Conditioning regimen and imatinib therapy

The patients undergoing HLA-matched HSCT were conditioned with 9.0–10.5 Gy total-body irradiation (TBI) on days −5 and −4 and 60 mg/kg/day intravenous cyclophosphamide (CY) on days −3 and −2. The patients undergoing haploidentical HSCT were conditioned with 9.0–10.5 Gy TBI on days −7 and −6, 6 g/m2/day intravenous arabinosylcytosine (Ara-C) on days −5 to −3, 45 mg/kg/day intravenous CY on days −3 to −2, and 2.5 mg/kg/day intravenous anti-thymocyte globulin (ATG) (Sanofi, SangStat, Lyon, France) on days −5 to −2.

All of the patients received imatinib prior to transplantation. Imatinib was administered posttransplantation only if BCR-ABL transcripts were detectable by real-time quantitative PCR and if the patients could tolerate oral imatinib without developing gut graft-versus-host disease (GVHD) or life-threatening infection.

Donors, stem cell mobilization, and stem cell collection

Peripheral blood (PB) and bone marrow (BM) cells were collected from the donors using standard mobilization protocols. Granulocyte colony stimulating factor (G-CSF) (5 μg/kg/day; Filgrastim, Kirin Pharma Co., Ltd., Japan) was administered to the donors for 5–6 days to mobilize stem cells in the BM (G-BM) and PB (G-PB). Starting on the fifth day of G-CSF administration (day 1), G-PB cells were harvested by large-volume leukapheresis using a Fenwal CS3000 apparatus (Fenwal, Deerfield, IL, USA). If the number of mononuclear cells (MNCs) or CD34+ cells harvested was not sufficient for HLA-matched HSCT, additional G-PB cells were harvested on day 2. On day 2, G-BM cells were harvested for haploidentical HSCT. The goal was to collect at least 4 × 108 MNCs and 2 × 106 CD34+ cells per kilogram of the recipient’s body weight.

GVHD prophylaxis and management

The patients who received HLA-matched HSCT were treated posttransplantation with mycophenolate mofetil (MMF), cyclosporin A (CsA), and methotrexate (MTX) [12]. A total of 500 mg (15 mg/kg for pediatric patients) of MMF (Roche Pharmaceutical, Ltd., Switzerland) were administered orally every 12 h from day 1 until day 30. Continuous intravenous CsA (2.5 mg/kg/day) was administered starting on day −1 and was continued until the patient was able to tolerate oral medication. Next, 2.5 mg/kg CsA was administered orally twice per day to achieve a blood concentration of 200–300 ng/mL for 90 days. The dose of CsA was then gradually reduced. In total, 15 mg/m2 MTX was administered intravenously on day 1, and 10 mg/m2 MTX was administered on days 3 and 6. The patients who received haploidentical HSCT were treated posttransplantation with ATG, MMF, CsA, and MTX. In addition to the standard treatment with ATG, MMF was administered from day −7 until day 90. Continuous intravenous CsA (1.5 mg/kg/day) was started on day −7, and the dose was increased to 2.5 mg/kg/day on day −1, and it was replaced with oral medication. Over the next 150–180 days, the dose of CsA was gradually reduced. A total of 15 mg/m2 MTX were administered on day 1, and 10 mg/m2 MTX were administered on days 3, 6, and 11.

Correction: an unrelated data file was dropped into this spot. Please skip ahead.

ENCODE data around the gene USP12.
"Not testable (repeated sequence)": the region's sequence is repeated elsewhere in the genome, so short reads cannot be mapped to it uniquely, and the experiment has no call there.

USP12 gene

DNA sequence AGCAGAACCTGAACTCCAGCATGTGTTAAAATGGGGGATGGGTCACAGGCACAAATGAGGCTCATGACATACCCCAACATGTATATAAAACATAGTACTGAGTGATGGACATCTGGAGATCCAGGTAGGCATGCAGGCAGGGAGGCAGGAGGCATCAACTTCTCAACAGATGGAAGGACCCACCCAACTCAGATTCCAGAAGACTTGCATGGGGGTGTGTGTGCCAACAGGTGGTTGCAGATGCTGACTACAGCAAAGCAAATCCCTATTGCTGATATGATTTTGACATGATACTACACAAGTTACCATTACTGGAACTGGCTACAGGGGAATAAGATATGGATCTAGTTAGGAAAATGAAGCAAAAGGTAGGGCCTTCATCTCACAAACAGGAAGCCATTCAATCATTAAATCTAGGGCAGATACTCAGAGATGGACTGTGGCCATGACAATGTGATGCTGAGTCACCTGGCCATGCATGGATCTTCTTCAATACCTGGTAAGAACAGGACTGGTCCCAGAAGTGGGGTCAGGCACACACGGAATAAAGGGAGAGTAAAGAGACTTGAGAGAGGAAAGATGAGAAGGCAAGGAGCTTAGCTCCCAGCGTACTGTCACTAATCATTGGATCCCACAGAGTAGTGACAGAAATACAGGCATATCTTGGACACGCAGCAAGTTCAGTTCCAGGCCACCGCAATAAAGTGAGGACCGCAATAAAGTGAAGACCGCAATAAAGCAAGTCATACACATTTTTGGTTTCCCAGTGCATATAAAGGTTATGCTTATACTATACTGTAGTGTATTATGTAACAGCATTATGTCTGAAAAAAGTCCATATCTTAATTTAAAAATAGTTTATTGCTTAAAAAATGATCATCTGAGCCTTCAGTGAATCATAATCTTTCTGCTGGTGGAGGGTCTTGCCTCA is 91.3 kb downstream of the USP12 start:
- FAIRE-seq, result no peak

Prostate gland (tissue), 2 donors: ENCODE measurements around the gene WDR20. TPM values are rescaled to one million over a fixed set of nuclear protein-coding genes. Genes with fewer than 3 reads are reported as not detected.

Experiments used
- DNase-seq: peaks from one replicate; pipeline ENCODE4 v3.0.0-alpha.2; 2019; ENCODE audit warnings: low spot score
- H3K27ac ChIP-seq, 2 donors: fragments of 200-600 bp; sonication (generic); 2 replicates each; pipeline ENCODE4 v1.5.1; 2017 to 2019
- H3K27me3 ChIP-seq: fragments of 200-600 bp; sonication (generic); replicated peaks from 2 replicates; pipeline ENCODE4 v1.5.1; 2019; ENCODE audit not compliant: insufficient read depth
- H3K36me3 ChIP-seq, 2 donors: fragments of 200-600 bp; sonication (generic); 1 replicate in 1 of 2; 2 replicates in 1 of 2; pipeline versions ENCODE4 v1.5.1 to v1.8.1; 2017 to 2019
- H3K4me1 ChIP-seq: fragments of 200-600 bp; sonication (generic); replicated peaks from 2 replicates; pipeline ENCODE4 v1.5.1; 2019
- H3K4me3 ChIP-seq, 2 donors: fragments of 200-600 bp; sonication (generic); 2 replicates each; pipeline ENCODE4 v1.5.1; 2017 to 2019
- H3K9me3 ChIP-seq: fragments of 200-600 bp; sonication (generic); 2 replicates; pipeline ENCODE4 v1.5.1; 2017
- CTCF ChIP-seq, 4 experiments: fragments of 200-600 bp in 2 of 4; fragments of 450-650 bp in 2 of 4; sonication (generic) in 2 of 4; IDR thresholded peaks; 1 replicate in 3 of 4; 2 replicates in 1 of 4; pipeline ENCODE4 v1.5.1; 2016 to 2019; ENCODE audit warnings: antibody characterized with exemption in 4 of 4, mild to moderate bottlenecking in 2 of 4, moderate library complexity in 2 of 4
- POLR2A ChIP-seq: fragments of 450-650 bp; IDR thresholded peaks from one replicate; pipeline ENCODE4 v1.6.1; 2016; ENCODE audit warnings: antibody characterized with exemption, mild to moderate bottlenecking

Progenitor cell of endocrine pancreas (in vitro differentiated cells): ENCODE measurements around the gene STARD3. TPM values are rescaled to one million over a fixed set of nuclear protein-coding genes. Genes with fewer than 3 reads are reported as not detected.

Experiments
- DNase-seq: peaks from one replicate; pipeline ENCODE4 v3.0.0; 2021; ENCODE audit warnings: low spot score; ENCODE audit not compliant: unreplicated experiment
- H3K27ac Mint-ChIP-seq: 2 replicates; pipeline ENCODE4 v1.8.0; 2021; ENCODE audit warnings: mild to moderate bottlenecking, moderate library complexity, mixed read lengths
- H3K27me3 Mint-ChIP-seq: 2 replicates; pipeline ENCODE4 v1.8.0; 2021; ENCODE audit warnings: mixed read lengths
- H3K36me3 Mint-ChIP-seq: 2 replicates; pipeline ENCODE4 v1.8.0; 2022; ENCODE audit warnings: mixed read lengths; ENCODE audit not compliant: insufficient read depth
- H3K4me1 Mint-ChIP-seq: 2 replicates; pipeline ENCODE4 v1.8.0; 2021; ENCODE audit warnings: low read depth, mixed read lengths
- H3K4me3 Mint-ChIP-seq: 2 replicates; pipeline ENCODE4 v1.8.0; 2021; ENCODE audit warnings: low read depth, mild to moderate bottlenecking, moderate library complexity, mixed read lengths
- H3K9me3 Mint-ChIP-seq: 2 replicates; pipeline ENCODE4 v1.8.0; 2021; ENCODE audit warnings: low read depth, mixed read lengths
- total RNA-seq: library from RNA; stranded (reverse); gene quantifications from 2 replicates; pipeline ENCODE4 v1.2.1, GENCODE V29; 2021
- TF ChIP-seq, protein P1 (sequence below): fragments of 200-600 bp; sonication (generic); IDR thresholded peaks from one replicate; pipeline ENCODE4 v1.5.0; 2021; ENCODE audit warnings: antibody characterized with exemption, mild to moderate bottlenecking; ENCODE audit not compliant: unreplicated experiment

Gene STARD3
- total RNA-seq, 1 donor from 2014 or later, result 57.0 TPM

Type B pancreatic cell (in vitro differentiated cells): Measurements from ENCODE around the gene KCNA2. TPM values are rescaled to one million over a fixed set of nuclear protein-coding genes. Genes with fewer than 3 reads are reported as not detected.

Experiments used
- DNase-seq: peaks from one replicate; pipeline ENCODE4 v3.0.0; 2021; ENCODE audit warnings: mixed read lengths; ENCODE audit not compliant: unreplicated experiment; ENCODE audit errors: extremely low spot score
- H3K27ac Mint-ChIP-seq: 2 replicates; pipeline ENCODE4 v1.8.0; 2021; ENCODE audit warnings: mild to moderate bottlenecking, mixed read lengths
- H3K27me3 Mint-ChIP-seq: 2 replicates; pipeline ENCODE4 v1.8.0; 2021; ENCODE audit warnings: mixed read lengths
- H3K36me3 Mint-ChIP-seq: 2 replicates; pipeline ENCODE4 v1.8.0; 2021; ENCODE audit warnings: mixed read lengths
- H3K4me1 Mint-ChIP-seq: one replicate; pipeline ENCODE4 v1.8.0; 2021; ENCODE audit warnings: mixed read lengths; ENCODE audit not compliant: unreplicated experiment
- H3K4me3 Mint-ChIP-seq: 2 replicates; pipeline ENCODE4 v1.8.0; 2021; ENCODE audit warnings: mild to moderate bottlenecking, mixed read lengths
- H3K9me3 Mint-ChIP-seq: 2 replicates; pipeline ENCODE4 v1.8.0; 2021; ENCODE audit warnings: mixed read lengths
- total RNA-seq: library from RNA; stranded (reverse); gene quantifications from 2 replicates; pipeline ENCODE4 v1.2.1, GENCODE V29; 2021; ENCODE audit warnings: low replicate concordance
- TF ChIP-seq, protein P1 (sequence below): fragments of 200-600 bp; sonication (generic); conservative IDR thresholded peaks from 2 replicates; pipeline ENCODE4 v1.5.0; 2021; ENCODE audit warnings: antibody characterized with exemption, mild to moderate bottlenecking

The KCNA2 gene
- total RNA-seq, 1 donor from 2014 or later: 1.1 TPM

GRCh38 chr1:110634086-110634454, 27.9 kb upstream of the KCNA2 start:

The patients who developed GVHD were treated with 1–2 mg/kg/day methylprednisolone or prednisolone and 2.5 mg/kg/day CsA. The patients who developed steroid-refractory GVHD were treated with second-line immunosuppressive therapies, such as MMF, tacrolimus (FK506, Astellas, Japan), or anti-CD25 monoclonal antibodies (Novartis Pharma, Ltd., Switzerland).

Evaluation and definitions

The degree of hematopoietic chimerism was determined using a PCR-based assay that detects short tandem repeats in DNA. Full donor chimerism was defined by the detection of 95 % or more donor cells in whole-blood samples [13]. Disease relapse was defined on the basis of morphology, detection of the BCR-ABL fusion gene, or evidence of leukemic cells in either the BM or other extramedullary organs. Leukemia-free survival (LFS) was defined as the shortest interval between HSCT and relapse or non-relapse mortality (NRM) or the last follow-up. Transplantation-related toxicity (TRT) was evaluated using standard criteria established by the National Cancer Institute (NCIC; www.ecog.org/general/ctc). Damage to the patients’ organs that was due to either GVHD or infectious complications was excluded from this analysis.

Statistical analysis

Overall survival (OS) and LFS were estimated using the Kaplan-Meier method. GVHD, disease relapse, and NRM rates were estimated using cumulative incidence analysis. For GVHD, death without an event was a competing risk. NRM and relapse were considered to be mutually competing risks. Univariate analysis was conducted using Cox regression. Multivariate analysis was performed using the Cox proportional regression model. SPSS version 16.0 statistical software was used for Kaplan-Meier, univariate, and multiple regression analyses. R software version 2.15.2 was used for competing risk analysis for GVHD, NRM, and relapse.

Results

Characteristics of patients and donors

The demographic characteristics and relevant transplantation data for the patients who were included in this study are shown in Table 1. The characteristics of the patients who received either HLA-matched HSCT or haploidentical HSCT were not significantly different. Many of the patients achieved CR and were BCR-ABL fusion gene-negative after several cycles of chemotherapy because all of the patients received imatinib in combination with standard chemotherapy prior to transplantation. In the HLA-matched HSCT group, seven patients were BCR-ABL fusion gene-positive, and the BCR-ABL gene expression rate before HSCT was 2.95 %. In the haploidentical HSCT group, ten patients were BCR-ABL fusion gene-positive, and the BCR-ABL gene expression rate before HSCT was 2.42 %. All 17 patients were BCR-ABL fusion gene-negative posttransplantation.